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Posts tagged ‘North American’

Origins of Mother’s Day

I wish it was a “Happy Mother’s Day”, but the originator would still be hard pressed to see what had happened to her initiative and how much suffering, pain and violence continues.

Celebrating motherhood and the best ideals it stands for, is a wonderful acknowledgment and tradition, but it is not the original intent. It started out in America, as a call to end violence around the world and stop war.

Here’s more from Mother’s Day Central about who got it going and how it started.

Julia Ward Howe’s Mother’s Day Proclamaition of 1870

The first North American Mother’s Day was conceptualized with Julia Ward Howe’s Mother’s Day Proclamation in 1870. Despite having penned The Battle Hymn of the Republic 12 years earlier, Howe had become so distraught by the death and carnage of the Civil War that she called on Mother’s to come together and protest what she saw as the futility of their Sons killing the Sons of other Mothers. With the following, she called for an international Mother’s Day celebrating peace and motherhood:

Arise, then, women of this day!
Arise all women who have hearts,
Whether your baptism be that of water or of tears
Say firmly:

“We will not have great questions decided by irrelevant agencies,
Our husbands shall not come to us reeking of carnage,
For caresses and applause.
Our sons shall not be taken from us to unlearn
All that we have been able to teach them of
charity, mercy and patience.

“We women of one country
Will be too tender of those of another country
To allow our sons to be trained to injure theirs.”

From the bosom of the devastated earth a voice goes up with
Our own. It says, “Disarm, Disarm!”
The sword of murder is not the balance of justice!
Blood does not wipe out dishonor
Nor violence indicate possession.
As men have of ten forsaken the plow and the anvil at the summons of war.

Let women now leave all that may be left of home
For a great and earnest day of counsel.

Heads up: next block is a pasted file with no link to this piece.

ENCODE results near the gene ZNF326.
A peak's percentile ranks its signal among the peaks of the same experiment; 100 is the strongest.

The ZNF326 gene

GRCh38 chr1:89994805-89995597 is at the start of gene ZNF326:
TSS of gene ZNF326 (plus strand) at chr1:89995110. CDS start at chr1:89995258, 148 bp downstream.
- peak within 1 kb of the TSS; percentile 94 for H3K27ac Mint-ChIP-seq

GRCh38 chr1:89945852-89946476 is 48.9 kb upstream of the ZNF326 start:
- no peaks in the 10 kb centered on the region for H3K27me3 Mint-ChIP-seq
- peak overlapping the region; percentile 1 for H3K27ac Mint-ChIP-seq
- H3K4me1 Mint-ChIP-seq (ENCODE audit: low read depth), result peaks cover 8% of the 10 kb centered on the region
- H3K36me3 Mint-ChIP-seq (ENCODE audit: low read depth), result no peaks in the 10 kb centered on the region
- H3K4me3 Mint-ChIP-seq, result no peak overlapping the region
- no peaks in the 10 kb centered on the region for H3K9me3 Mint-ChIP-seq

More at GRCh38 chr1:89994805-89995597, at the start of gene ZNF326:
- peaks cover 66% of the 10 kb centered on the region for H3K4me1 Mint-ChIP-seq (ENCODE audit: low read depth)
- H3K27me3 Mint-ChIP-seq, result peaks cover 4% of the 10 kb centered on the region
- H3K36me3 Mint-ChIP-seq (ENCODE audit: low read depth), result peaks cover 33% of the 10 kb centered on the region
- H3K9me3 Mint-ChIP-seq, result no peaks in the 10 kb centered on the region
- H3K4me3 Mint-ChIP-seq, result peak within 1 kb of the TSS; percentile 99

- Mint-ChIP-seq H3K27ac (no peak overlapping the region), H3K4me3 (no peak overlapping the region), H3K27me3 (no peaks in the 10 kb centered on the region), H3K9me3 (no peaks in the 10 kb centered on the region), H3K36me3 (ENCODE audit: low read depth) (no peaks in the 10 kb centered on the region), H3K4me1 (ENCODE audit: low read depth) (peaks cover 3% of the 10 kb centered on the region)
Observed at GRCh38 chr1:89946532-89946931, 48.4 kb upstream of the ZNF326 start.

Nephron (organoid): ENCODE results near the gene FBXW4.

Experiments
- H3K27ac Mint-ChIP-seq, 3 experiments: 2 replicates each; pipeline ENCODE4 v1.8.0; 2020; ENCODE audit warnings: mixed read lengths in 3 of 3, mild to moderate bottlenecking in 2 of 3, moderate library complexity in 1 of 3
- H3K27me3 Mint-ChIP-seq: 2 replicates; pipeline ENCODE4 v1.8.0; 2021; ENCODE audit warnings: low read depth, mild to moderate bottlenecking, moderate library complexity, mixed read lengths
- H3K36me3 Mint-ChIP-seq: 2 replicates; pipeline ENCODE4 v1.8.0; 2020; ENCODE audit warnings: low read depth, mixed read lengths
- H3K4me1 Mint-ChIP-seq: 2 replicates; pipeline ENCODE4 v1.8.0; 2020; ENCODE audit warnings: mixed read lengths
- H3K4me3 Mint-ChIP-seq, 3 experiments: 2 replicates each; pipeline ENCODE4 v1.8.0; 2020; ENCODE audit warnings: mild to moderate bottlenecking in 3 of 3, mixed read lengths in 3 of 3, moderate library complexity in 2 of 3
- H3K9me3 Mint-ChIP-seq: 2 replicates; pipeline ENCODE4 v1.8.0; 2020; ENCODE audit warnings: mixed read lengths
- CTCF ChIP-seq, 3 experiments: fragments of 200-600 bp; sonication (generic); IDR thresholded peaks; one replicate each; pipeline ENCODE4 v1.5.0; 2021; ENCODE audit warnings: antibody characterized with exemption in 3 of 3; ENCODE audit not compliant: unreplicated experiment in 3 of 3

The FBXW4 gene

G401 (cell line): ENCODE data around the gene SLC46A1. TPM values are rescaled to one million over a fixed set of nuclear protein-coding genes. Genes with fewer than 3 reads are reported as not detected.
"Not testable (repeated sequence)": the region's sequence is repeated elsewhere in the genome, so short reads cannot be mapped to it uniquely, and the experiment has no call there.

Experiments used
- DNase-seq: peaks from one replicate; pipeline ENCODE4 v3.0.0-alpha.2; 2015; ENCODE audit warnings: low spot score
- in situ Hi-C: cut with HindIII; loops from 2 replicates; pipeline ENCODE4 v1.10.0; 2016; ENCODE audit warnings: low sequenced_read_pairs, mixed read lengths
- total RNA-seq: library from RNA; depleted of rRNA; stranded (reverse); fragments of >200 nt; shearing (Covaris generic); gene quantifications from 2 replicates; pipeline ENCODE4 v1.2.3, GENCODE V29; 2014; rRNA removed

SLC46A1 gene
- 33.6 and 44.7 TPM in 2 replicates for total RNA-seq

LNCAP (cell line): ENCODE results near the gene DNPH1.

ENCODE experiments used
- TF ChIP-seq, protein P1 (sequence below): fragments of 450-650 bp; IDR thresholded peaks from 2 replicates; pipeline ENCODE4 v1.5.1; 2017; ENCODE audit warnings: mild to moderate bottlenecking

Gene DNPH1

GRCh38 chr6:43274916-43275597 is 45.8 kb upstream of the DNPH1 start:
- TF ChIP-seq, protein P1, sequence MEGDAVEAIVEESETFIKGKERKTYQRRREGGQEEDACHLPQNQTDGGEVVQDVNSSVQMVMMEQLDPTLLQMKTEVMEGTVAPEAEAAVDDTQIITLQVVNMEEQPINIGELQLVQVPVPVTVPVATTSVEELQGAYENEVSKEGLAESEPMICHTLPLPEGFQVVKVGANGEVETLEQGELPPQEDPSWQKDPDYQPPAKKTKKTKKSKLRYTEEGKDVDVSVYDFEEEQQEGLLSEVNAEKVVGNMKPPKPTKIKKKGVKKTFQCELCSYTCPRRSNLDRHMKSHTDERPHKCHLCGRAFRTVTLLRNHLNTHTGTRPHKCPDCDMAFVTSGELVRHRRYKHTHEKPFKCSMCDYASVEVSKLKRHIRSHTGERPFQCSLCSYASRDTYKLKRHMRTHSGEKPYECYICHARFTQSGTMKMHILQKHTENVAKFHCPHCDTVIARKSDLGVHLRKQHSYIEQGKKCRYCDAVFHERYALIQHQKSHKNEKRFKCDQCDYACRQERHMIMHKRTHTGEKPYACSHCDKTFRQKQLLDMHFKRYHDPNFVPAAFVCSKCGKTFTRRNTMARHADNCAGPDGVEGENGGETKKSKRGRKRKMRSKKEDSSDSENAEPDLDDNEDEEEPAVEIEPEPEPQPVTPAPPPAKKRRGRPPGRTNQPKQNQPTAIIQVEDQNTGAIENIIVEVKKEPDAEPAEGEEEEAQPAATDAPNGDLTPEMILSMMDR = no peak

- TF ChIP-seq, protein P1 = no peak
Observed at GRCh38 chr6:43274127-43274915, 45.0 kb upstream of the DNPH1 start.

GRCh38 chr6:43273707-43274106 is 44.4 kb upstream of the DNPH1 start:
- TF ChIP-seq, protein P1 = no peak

Let them meet first, as women, to bewail and commemorate the dead.

Let them then solemnly take counsel with each other as to the means
Whereby the great human family can live in peace,
Each bearing after his own time the sacred impress, not of Caesar,
But of God.

In the name of womanhood and humanity, I earnestly ask
That a general congress of women without limit of nationality
May be appointed and held at some place deemed most convenient
And at the earliest period consistent with its objects
To promote the alliance of the different nationalities,
The amicable settlement of international questions.
The great and general interests of peace.

The Rise & Fall of Howe’s Mother’s Day

At one point Howe even proposed converting July 4th into Mother’s Day, in order to dedicate the nation’s anniversary to peace. Eventually, however, June 2nd was designated for the celebration. In 1873 women’s groups in 18 North American cities observed this new Mother’s holiday. Howe initially funded many of these celebrations, but most of them died out once she stopped footing the bill. The city of Boston, however, would continue celebrating Howe’s holiday for 10 more years.

Despite the decided failure of her holiday, Howe had nevertheless planted the seed that would blossom into what we know as Mother’s Day today. A West Virginia women’s group led by Anna Reeves Jarvis began to celebrate an adaptation of Howe’s holiday. In order to re-unite families and neighbors that had been divided between the Union and Confederate sides of the Civil War, the group held a Mother’s Friendship Day.

One Hill At A Time

RWANDA – Professor Krishna K. Govender is not your typical rector or university dean, if there is such a thing, nor did his path lead him to the often sought after academic post of a European or North American elite institution. After 15 years working in a “cushy job” at a small university in South Africa, Prof. Govender donned his robe and velvet hat and accepted a position as the head of the Kigali School of Finance and Banking (SFB) in the capital of Rwanda.

He says the hills and weather reminded him of his country and the mix of students struggling with tuition and school fees were reminiscent of his days growing up in a poor family. “I see the students, faculty and emerging economy,” he says, “and have great hope for their future”.

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